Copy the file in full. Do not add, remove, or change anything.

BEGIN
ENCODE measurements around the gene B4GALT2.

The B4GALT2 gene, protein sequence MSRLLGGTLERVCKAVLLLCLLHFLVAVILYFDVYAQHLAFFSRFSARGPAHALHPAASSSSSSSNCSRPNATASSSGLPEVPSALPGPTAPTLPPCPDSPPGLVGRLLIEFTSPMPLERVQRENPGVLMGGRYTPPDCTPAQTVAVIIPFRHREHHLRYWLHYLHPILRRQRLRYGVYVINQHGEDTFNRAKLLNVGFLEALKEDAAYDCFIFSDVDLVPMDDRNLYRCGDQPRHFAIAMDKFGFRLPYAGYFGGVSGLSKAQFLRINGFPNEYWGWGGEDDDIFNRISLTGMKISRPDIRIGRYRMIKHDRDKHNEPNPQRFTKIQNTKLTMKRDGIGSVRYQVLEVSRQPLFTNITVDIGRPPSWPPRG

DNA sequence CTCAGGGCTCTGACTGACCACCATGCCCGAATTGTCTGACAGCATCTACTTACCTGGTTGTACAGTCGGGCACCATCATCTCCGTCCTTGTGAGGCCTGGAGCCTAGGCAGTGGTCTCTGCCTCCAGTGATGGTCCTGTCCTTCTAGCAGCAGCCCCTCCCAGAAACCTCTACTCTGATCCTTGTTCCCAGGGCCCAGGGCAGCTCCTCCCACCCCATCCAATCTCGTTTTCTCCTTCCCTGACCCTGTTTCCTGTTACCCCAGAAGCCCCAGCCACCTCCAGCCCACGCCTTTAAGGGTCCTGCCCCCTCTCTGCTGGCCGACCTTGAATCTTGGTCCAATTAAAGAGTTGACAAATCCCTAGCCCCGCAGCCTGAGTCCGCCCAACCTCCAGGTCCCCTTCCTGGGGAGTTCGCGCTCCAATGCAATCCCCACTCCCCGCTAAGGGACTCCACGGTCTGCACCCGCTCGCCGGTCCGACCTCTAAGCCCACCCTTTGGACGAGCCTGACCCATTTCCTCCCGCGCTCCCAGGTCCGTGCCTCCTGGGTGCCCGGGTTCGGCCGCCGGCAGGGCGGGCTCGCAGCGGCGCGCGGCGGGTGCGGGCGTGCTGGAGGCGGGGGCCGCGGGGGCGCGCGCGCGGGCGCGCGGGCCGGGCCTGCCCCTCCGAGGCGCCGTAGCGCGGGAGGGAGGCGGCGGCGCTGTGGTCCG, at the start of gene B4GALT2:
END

ENCODE measurements around the gene B4GALT2.

The B4GALT2 gene, protein sequence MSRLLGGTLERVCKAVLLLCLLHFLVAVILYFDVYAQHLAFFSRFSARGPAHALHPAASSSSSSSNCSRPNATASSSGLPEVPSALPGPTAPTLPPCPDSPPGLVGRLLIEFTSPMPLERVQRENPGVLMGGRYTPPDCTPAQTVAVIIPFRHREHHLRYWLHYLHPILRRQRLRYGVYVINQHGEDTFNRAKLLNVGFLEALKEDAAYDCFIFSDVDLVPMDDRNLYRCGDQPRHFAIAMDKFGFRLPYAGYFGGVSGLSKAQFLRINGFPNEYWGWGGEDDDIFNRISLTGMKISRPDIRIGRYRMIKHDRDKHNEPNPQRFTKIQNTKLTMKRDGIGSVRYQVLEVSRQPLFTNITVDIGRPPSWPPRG

DNA sequence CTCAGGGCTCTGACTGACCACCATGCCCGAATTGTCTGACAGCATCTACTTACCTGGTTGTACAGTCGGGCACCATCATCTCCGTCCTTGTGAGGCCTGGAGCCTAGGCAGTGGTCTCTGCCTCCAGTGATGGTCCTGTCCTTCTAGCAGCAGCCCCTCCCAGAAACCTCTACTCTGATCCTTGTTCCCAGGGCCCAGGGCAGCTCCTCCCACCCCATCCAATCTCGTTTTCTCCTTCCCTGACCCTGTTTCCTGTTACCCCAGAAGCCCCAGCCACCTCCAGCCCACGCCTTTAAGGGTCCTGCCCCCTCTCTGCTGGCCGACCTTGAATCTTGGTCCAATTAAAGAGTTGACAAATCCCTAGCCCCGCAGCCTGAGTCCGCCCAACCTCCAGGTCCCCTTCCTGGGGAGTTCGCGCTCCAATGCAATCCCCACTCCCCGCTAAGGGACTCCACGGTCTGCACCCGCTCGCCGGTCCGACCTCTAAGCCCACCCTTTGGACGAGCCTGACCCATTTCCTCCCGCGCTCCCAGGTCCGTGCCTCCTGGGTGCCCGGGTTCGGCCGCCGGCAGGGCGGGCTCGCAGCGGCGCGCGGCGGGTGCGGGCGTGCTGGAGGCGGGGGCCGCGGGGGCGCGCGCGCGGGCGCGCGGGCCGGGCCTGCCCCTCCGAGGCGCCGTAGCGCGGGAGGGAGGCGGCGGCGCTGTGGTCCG, at the start of gene B4GALT2: